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I want to give a domain name to the IP address and port for an application in Windows 7. For example, test.com should map to 127.0.0.1:59873.

Is there anyway that we can do it by using a web server or DNS server?

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You are trying to do something that doesn't make any sense. What's your actual problem? What are you trying to make happen? – David Schwartz Feb 25 '12 at 23:54
    
I am using one application which is running on 127.0.0.1:5986.I want use this address in different application but this application doesn't accept ":" in 127.0.0.1:5986.So I want to create an name with the ip and port. – sandeep.malladi Feb 26 '12 at 0:12
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Unfortunately there is no known/easy way to make an alias for an IP/port pair. The closest you can come is making an alias for an IP address with the HOSTS file. :-( – Synetech Feb 26 '12 at 0:18
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@Synetech Bad troll is bad. Reverse proxies do this all the time. – ta.speot.is Feb 26 '12 at 0:21
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@ta.speot.is, fine; drop the “known” from my comment and leave the “easy”. – Synetech Feb 26 '12 at 0:37

Most webservers can be run as reverse proxies, suitable for doing this. If you do everything right, you'll end up with something like the below (minus the "remote" part - since this will all be on one machine):

reverse proxy

  • Navigator is your machine
  • Reverse Proxy is nginx running on your machine (127.0.0.1:80)
  • Remote Server is the web site running on your machine (127.0.0.1:59873)

You can use a lightweight webserver like nginx (even runs on Windows), configure it to reverse proxy test.com to 127.0.0.1:59873 and then add the following entry to your HOSTS file:

127.0.0.1 test.com
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looks impressive. Out of interest, why is that called reverse proxy? a proxy is a middle man.. what is the reverse aspect? – barlop Feb 26 '12 at 1:59
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@barlop what we used to call just "proxy" or proxy server normally sits close to the client, or in the client infrastracture and it is just used by a set of clients to access multiple content. A reverse proxy works close to the server, any client that want to access that content will reach first the reverse proxy. – José F. Romaniello Mar 27 '12 at 17:21

I'm posting this for anybody that is looking to set up a reverse proxy using IIS 7 and above.

For example, in my case, I was trying to use Azure Storage Emulator which is 127.0.0.1:10000 and Remote module of ImageProcessor.Web which does not allow ":" in the whitelisted URLs. So I set a reverse proxy for dev.azureblob.com forwarding to 127.0.0.1:10000.

Nicked from here, done and tested: http://www.myconnectionserver.com/support/tutorials/v90/iisProxy/index.html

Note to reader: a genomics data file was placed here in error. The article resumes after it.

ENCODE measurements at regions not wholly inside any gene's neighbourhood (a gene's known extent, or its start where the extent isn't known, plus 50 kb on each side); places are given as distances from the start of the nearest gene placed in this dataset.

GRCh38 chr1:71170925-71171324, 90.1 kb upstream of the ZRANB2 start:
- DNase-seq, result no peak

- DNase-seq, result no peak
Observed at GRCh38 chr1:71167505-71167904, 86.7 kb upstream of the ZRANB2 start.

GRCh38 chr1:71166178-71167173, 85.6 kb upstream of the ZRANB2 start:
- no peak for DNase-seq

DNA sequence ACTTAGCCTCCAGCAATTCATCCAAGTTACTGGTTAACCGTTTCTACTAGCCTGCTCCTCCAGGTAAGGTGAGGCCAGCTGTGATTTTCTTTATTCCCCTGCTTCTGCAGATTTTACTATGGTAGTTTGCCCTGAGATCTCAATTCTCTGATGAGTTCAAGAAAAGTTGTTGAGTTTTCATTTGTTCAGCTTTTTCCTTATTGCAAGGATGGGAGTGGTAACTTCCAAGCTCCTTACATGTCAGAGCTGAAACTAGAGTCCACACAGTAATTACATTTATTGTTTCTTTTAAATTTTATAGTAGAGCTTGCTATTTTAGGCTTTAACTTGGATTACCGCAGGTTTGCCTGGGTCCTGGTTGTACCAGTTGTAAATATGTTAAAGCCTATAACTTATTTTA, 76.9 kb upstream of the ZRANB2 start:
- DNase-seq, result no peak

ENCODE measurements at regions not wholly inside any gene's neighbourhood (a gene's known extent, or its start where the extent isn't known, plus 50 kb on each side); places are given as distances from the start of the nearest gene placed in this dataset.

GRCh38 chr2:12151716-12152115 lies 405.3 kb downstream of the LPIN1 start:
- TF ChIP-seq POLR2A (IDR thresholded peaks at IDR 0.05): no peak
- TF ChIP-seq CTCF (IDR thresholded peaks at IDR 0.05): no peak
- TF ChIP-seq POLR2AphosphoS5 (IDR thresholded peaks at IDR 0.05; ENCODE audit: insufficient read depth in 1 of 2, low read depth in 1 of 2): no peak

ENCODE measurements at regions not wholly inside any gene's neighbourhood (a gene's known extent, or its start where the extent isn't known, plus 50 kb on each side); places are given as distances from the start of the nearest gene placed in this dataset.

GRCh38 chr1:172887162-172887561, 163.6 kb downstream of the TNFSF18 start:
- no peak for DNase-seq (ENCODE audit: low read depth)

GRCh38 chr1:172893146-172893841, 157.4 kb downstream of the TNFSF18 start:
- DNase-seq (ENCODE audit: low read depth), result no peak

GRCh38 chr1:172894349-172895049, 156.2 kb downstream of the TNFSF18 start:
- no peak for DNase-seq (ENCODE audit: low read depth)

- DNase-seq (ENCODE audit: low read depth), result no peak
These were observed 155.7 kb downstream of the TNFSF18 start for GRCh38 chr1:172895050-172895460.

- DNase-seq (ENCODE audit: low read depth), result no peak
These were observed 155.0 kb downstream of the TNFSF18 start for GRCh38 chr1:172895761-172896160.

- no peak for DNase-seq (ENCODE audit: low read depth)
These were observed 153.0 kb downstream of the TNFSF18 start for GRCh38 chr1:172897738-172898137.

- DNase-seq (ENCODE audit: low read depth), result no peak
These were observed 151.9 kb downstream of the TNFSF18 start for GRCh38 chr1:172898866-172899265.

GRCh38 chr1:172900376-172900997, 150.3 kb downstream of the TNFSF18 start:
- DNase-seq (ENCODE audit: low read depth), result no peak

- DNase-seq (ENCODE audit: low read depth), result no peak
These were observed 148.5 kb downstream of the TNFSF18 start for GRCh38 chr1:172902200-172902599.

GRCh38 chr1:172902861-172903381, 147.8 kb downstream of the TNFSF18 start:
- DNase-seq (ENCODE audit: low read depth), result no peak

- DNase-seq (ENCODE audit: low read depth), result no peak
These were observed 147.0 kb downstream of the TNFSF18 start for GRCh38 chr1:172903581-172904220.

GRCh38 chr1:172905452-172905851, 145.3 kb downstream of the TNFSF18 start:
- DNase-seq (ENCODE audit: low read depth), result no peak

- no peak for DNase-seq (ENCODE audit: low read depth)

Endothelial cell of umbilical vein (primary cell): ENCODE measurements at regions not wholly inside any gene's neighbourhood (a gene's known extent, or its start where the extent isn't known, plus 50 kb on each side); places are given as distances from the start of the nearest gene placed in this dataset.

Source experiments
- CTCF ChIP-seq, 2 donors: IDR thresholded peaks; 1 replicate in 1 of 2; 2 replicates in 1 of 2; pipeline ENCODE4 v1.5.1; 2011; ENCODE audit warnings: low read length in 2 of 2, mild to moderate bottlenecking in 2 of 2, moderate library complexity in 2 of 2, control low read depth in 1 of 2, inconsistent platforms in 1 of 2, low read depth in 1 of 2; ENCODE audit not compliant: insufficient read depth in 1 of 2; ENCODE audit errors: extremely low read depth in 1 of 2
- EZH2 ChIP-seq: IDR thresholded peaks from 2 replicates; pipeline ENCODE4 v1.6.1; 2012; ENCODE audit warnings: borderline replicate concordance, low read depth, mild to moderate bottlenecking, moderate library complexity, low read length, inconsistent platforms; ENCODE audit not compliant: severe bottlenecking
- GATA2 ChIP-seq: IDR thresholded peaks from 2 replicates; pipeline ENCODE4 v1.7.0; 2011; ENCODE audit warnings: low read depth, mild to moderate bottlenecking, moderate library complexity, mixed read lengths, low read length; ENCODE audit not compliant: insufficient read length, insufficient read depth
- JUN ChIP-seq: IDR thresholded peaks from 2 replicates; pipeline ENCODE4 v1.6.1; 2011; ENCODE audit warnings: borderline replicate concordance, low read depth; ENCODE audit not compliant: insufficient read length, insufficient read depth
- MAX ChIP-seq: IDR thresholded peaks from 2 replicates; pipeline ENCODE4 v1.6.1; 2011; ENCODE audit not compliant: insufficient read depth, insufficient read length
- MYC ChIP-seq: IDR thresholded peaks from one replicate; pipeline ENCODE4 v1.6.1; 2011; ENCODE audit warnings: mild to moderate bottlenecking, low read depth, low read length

1. Make sure the following packages have been installed on the IIS server:

    • Application Request Routing
    • URL Rewrite

  2. Select the website required from the sites list in IIS. This will display a list of options in the right-hand window.

    Double-click the URL Write option.

  3. Click the Add Rule link in the right-hand side menu.

  4. In the following window select the Reverse Proxy option and click the OK button.

  5. Before entering a server name of IP address make sure you check the Outbound Rules checkbox.

  6. Enter the server name or IP address where the HTTP requests will be forwarded.

    You will see that the from field in the Outbound rules section will mimic the server name/IP that has just been entered.

    All that is left to do is fill out the To section in Outbound rules. This is simple as the dropdown list provided will contain the original server name/IP. Simply select it and click the OK button to save the changes.

  7. Process complete.

    There should now be an inbound and outbound URL rewrite rule showing in the URL Rewrite window. With these rules in place the website of choice should now work as a reverse proxy.

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One small niggle is that you didn't block quote the text quoted from the link. I've fixed that for you. For future reference please read How to reference material written by others – DavidPostill Mar 3 at 15:32

You can use a tool like socat (there are versions for MS-Windows but I haven't tried them) to create a reverse proxy / port forwarder. The command would be:

socat TCP-LISTEN:80,fork TCP:127.0.0.1:59873

This is likely to be easier than installing and configuring a full-blown web-server to do the same job.

So if you map test.com to 127.0.0.1 in %WINDIR%/System32/drivers/etc/hosts (or similar) you can then access http://test.com/ to reach your application listening on port 59873.

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